Matters of Moment, November 1952
On With The Show!
By publication date of this enlarged issue of Motor Sport, the 37th S.M.M.T. International Motor Exhibition will be in progress at the fine hall at Earls Court.
There is much of interest there, although a dearth of new models. Certainly there is no stagnation in design of engine, transmission or chassis, whether you are regarding the products which our “Big Five” (B.M.C., Ford, Rootes, Standard, and Vauxhall) are pitting against keen world competition, or the cars made by the smaller producers. Valves in the head are operated by single and double o.h. camshafts, by push-rods from twin or single crankcase-situated camshafts, and some cars still have side-by-side valves, others the i.o.e. arrangement. Gearboxes are three and four-speed, some with over-drive, a few electrically-controlled epicyclics, with levers on steering-column or on the floor. Suspension systems vary as never before. The engineering student will revel in the Earls Court Show!
Amongst the fastest sports and high-performance cars, Britain, with her Allard, Aston-Martin, Bentley, Bristol, Healey, Jaguar, Jensen, Lagonda, and the sensational new 3.4-litre Armstrong-Siddeley Sapphire, holds her own with the exotic machinery, mainly race-bred, made by Alfa-Romeo, Ferrari, Lancia, Mercedes-Benz and Pegaso. (Very slight click as Editor’s tongue removes itself from cheek.)
Competition is keen in nearly all fields. In the basic £500 to £1,000 high-performance category, Allard (Palm Beach), Austin (A40 Sports), Dellow, H.R.G., Jowett (Jupiter), M.G. (TD), Morgan (Plus Four), Singer (SM 1500 Roadster) and Triumph (new 2-litre sports car) eye one another as rivals—a pity all are not at Earls Court.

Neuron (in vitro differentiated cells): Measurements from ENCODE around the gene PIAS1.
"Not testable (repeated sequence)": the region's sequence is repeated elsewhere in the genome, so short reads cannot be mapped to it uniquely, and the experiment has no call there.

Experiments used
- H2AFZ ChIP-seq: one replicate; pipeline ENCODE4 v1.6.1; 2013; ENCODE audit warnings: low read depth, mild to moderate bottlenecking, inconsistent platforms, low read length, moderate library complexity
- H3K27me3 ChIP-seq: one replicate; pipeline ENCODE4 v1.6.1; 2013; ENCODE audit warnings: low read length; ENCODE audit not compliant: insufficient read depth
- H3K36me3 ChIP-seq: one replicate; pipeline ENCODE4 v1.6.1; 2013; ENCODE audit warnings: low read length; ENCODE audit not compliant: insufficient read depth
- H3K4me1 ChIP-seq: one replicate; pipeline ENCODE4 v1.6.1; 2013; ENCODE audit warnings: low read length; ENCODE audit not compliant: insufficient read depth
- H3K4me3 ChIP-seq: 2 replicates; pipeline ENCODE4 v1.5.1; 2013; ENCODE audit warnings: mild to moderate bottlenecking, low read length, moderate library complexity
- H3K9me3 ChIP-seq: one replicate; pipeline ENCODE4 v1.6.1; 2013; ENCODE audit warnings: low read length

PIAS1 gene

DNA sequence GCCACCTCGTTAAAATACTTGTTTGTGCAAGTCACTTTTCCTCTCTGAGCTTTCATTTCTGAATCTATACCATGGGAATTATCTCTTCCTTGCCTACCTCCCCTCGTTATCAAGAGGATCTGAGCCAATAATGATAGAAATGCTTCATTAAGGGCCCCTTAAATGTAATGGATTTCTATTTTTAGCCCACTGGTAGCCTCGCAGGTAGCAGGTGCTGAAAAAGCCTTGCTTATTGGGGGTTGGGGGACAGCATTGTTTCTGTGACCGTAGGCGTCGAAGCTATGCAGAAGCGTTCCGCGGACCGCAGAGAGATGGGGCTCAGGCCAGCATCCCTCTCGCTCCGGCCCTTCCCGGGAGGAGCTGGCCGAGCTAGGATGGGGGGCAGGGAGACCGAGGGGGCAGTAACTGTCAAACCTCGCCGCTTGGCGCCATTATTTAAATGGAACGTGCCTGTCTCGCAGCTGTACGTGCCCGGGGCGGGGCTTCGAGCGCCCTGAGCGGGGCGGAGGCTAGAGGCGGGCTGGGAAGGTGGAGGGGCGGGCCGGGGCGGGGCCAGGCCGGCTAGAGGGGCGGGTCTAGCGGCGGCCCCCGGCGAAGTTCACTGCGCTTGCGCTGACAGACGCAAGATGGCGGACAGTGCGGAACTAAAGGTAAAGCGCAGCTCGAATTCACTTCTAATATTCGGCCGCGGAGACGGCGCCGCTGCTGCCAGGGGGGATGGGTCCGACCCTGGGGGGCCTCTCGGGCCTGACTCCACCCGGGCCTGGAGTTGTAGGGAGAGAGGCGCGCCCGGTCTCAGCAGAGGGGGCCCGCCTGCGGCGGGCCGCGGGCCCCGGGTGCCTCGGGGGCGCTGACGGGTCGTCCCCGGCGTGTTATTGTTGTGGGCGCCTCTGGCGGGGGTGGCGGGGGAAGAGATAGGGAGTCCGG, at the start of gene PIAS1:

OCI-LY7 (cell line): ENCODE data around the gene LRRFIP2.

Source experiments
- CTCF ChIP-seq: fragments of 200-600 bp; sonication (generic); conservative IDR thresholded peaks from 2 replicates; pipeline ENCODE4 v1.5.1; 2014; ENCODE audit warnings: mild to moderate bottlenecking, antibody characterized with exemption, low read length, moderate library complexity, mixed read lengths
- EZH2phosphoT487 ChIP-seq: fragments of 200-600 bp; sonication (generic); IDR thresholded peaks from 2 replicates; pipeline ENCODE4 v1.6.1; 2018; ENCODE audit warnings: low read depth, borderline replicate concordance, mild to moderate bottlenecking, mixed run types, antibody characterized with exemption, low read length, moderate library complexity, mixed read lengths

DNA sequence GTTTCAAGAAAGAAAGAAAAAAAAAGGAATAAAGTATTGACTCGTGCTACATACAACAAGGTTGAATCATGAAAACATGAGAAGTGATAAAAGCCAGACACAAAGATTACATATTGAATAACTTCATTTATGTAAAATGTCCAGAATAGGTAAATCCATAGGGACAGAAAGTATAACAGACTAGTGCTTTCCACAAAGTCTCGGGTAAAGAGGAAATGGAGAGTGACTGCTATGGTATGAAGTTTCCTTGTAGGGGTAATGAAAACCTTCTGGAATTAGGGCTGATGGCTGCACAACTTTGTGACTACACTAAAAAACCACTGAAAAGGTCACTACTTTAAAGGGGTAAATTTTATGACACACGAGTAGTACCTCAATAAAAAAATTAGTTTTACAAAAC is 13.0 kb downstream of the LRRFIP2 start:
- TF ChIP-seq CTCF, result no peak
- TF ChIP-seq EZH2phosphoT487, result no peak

In that vast market for medium-sized and priced saloons, in the British market alone, Austin, Ford, Hillman, Morris, Standard, Triumph and Vauxhall do battle, as, somewhat higher in the basic-price scale, do A,C., Allard, Armstrong-Siddeley, Austin, Citroen, Humber, Jaguar, Jowett, Lanchester, Lea-Francis, M.G., Riley, Rover, Singer, Sunbearn-Talbot, Triumph and Wolseley—two price classes, above and below £800, being contested amongst these long-established makes.
Unless the Show springs a surprise, the economy-car market remains sadly neglected by British manufacturers—which is odd, remembering how we pioneered the “big-car-in-miniature” and, led by the Austin Seven, offered all manner of baby cars down the years. Do not scorn the economy car. Years ago the great Albert Divo used a 7.5 Citroen to drive from Paris to Montlhery as, today, famous Continental drivers, Nuvolari included, drive small Renaults and Fiats. With the price of petrol well up and the cost of living rising, it is droll that we show little enthusiasm, outside the experimental departments, for economy cars. A year ago the new Austin Seven was proclaimed “The Greatest Achievement in Post-War Motoring,” and our long-established contemporary the Autocar is to be congratulated on publishing the first full road-test report on this 800-c.c., £355 baby, on October 10th. But we note that the fuel consumption is given as 42 m.p.g., which compares unfavourably with the 45 m.p.g. we obtained recently from a British-assembled 748-c.c. Renault and the 48 m.p.g. which a 15-year-old Fiat 500 gave us not long ago.
It would seem that an all-British car to compete with Continental baby cars is badly overdue and that to achieve real economy of fuel an engine should not exceed 600 c.c., yet no four-wheeled car of this size has been announced by a British manufacturer at the moment of writing. Certainly Britain should revive the 750-c.c. class so as to enter a market at present the monopoly of Fiat, Renault and other Continental minors. In France the very simple, almost crude, 2 C.V. Citroen is in such demand that production falls well behind orders—surely a sufficient pointer to the way the wind blows?